MY ESSENTIAL TREMOR

*Hello everyone, this is the first post in the ‘One Pic; a Thousand Stories’ series. The idea is that I take a random picture and try to make a story out of it. However,  mine is just one in a thousand stories that can be made out of the picture. So, if you have another interpretation to the picture, you can send it to me via oadeboro@gmail.com . And i will post it on here for you! Enjoy!*

I just sold my last camera to some funny looking guy who kept looking suspiciously from side to side. On a normal day, I would not have sold my dear ‘Blessing’ to him. (I named my Canon EOS 1D Mark III, ‘Blessing’, because it was given to me by an acquaintance. Plus, it is so expensive, I can only see it as a blessing).

But, on a normal day, I would not even be selling my cameras. I would not be selling my most prized possessions.

My interest in photography began to develop at the age of 10. My step-dad was a photographer. I first fell in love with his work when I saw the pictures he took of my father’s funeral. He had captured the sad atmosphere so well that my younger brother, who was only a year old when our father died, still cries whenever we see the pictures at our family house at Ijebu-Ode.

My step dad was not a rich man, in fact, he was not educated. But he did what he loved and loved what he did. On Saturdays, he would take me to his ‘developing lab’ to develop the films of pictures he had taken during the course of the week. He would explain to me, step by step, every single time. He did not know the names of the chemicals used and so he coined Yoruba names for them.

 I got my first camera when I was 18 years old. I inherited it from my step-father. He died when I was 18 years old.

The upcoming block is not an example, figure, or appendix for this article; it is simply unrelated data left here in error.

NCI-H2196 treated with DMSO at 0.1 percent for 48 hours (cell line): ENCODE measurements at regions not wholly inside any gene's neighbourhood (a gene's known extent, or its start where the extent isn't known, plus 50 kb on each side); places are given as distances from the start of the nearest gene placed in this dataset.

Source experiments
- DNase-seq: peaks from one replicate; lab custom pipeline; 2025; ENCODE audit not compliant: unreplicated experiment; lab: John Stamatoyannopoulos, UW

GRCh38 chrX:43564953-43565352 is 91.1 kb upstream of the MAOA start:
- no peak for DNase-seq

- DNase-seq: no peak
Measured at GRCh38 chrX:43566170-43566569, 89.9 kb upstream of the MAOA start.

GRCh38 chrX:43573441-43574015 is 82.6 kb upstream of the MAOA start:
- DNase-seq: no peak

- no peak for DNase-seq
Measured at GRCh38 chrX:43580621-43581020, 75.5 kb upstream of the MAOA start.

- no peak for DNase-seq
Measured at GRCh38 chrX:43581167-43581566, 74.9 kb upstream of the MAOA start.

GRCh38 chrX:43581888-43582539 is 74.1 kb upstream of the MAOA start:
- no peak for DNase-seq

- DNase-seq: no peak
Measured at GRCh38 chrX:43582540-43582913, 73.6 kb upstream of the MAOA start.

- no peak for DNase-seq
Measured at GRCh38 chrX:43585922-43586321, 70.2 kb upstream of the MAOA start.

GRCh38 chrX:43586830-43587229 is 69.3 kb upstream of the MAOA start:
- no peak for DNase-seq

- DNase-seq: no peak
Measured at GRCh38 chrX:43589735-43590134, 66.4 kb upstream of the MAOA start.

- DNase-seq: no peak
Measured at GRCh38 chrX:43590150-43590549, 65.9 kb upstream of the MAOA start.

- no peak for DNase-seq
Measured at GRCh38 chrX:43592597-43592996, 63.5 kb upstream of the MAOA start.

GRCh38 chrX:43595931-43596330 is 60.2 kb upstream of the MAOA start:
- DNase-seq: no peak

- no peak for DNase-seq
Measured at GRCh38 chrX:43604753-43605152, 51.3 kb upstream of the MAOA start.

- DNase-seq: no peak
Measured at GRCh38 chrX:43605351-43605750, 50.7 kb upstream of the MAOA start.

Since then, I have not looked back. Photography has been my life. It has been the air I breathe and it has choked me. The life I live and it has killed me. My sustenance and my deprivation. And my comfort and distress. It has put food on my table and sent my wife packing. (She believed I was cheating on her with the models I photographed).

However, despite all these, I have loved photography like I love my life.

But, what do you do when your life and the thing that makes it important are suddenly snatched from you at the same time?

Just last month, I noticed that my tongue and my hand kept shaking uncontrollably. I couldn’t draw a straight line, even with a ruler and dressing up was an uphill task for me. I visited my family hospital and was referred to the Lagos University Teaching Hospital; LUTH. There, I was diagnosed with a disease known as ‘Essential Tremor (ET)’.

They said its cause is unknown. They said my fingers, hand or/and my head and other parts of my body are going to be affected. They said I would have to employ for me an aid (Nanny); to help feed me, dress me up and basically help me live. They said, I would be alright if only I rest and try not to engage the affected muscles in any activity.

To me, they said my life was over.

Now that I sit in my ‘comfy chair’ and I hear mama Teju announce to me that my food is almost ready, I shudder.

I shudder, not because I’m having a manifestation of ET, but because I realize that as old as I am, my life is as empty as though I’m just beginning to live it.

I shudder because I finally realize I would die soon. I would die from essential tremor; my essential tremor.

And my essential tremor is that the absence of my photography is the absence of my life.

*Image gotten from graphicalerts.com*

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